Jetsetter Now and lastminute.com didn’t show any rooms in Baltimore for that evening, and there were no special tonight-only deals through the Expedia and Priceline apps for Baltimore, either. HotelTonight’s rates were lower than those for the same properties through the Expedia, Priceline and Room77 apps.
For example, HotelTonight offered a room at the Royal Sonesta Harbor for a total rate of $173, and that was $43 cheaper than the rate through the Expedia app, and the Expedia rate through the Room77 app.
Likewise, HotelTonight’s $321 total rate for the Inn at the Black Olive was $114 lower than the Booking.com rate available through Room77, and $68 cheaper than the rate for the same property through the Priceline app.
HotelTonight certainly faces challenges in the U.S. and Europe. In another arena, consider how Priceline’s TV advertising campaign about its Hotwire-like Priceline Express Deals product shook Hotwire and its Expedia parent.
What would happen if the Priceline marketing machine turns its attention toward HotelTonight instead?
Shank argues that HotelTonight’s “world-class team,” plus its “focus and passion,” will keep it in good shape. ”The only thing holding us back is ourselves, not the competition,” Shank adds.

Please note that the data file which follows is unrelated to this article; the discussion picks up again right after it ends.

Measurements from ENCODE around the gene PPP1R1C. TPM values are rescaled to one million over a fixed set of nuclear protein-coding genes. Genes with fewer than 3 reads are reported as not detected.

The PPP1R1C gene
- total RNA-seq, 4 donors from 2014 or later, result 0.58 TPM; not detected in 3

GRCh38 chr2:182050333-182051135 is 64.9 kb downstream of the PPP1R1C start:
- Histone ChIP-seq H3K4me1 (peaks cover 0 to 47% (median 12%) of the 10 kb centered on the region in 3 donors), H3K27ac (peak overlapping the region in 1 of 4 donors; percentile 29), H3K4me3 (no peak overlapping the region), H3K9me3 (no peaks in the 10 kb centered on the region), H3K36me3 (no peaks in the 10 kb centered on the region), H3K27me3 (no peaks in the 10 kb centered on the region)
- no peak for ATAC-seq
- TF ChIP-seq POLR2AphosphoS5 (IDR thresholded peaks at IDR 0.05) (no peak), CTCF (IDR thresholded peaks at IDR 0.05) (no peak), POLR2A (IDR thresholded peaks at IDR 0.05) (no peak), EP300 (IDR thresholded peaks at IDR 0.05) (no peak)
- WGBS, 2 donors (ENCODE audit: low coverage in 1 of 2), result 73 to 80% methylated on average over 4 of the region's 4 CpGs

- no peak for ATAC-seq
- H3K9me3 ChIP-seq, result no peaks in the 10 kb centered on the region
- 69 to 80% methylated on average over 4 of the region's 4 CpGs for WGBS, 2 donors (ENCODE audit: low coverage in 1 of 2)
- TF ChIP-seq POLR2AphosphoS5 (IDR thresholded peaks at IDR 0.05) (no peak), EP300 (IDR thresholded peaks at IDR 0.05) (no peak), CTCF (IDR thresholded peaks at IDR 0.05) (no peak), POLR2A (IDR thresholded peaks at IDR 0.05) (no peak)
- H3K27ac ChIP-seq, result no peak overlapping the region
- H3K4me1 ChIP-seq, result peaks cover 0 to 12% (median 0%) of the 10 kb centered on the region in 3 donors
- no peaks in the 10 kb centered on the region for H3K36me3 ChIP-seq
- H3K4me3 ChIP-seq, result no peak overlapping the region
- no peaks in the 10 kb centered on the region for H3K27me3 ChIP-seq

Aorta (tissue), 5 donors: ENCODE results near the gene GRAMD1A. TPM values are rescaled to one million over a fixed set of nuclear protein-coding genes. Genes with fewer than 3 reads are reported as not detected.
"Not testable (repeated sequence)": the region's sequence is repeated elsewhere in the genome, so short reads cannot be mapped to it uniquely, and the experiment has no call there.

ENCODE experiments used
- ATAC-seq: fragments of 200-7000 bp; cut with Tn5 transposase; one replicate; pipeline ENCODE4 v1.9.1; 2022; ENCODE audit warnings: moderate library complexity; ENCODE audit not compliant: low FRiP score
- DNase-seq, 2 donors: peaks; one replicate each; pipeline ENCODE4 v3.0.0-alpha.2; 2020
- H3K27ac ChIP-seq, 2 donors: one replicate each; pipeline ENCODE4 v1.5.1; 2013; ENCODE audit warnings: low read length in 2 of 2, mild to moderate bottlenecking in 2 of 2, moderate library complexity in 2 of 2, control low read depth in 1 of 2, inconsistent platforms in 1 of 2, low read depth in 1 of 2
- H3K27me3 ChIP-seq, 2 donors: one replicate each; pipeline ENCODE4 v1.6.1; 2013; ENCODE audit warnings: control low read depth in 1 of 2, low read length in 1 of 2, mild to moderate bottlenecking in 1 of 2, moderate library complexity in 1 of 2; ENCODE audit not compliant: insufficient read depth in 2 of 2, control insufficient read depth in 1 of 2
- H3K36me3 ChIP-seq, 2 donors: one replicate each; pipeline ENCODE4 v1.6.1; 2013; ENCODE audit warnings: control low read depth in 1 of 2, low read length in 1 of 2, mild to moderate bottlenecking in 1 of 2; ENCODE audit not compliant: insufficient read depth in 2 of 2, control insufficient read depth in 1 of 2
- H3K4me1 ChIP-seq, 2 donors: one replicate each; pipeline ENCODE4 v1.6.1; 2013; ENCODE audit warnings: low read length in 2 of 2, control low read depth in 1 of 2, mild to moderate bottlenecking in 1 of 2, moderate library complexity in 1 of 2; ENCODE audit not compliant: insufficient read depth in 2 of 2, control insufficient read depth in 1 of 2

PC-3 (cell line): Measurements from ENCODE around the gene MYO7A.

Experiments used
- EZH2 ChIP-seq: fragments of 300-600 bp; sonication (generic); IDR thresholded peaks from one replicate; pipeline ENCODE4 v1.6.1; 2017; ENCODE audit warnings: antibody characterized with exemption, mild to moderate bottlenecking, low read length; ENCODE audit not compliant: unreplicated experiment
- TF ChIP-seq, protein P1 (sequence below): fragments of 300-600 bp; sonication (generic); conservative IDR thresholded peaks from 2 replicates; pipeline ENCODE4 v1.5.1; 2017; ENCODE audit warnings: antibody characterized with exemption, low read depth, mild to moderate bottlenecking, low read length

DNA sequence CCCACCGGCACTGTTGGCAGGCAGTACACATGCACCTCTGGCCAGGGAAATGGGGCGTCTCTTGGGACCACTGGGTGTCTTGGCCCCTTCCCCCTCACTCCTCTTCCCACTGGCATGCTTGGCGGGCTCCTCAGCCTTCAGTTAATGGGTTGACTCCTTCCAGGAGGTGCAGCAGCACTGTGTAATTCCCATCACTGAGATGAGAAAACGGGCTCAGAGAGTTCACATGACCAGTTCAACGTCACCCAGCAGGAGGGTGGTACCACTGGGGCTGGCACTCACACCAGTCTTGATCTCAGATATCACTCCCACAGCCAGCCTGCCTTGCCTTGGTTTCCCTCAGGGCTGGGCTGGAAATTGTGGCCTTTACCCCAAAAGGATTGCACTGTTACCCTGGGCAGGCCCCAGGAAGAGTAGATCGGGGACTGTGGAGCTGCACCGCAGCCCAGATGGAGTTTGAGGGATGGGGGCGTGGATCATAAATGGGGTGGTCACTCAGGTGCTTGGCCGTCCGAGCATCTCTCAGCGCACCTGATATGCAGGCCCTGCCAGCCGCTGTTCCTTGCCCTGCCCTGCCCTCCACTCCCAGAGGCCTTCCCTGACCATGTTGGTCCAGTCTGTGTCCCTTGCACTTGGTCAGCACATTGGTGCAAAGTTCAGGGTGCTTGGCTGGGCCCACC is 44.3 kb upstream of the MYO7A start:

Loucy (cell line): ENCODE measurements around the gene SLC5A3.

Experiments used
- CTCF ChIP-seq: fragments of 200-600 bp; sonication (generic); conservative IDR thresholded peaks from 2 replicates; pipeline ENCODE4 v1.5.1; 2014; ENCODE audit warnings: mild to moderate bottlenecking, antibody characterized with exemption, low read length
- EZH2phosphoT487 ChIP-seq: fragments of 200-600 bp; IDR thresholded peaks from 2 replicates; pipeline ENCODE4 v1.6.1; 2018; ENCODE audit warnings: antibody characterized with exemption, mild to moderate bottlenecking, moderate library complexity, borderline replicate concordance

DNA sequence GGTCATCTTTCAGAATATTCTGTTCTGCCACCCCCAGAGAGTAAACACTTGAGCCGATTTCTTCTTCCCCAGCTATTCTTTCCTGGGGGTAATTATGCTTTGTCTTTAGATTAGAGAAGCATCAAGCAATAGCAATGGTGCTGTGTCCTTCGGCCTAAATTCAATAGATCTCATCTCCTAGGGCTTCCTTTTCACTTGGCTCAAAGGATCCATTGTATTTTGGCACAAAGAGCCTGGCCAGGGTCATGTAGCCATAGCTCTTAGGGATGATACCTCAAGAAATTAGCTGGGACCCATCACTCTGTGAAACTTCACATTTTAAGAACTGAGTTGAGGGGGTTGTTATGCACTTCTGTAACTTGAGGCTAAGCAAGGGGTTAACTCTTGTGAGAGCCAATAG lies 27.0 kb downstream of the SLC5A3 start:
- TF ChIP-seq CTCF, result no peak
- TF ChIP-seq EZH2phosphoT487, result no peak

Shank says HotelTonight is experiencing a lot of organic growth. “And, there is a time and place for that type of marketing,” he adds, referring to a substantial online and offline campaign. When those marketing campaigns do launch, they will be expensive, and that’s a fact that every startup these days has to deal with.
HotelTonight will certainly face some stiff competition in Europe from home-grown startups that may include Hot, Blink Hotels and JustBook. Shank isn’t talking about it, but an acquisition or two in Europe might make sense over the next few years if the Kayak pattern holds true.
Connor of Hot says year-old company has already been subjected to some acquisition nibbles, although not from HotelTonight.
While the ultimate leadership of the same-day hotel booking space may be in doubt, most observers believe the mobile revolution will propel its growth.
“We think the market is growing,” O’Connor says, adding that it could morph into 30% to 40% of hotel bookings in the future.
This is the third of a three-part series on funded travel startups, looking at where they started and their strategies for breaking out of the pack.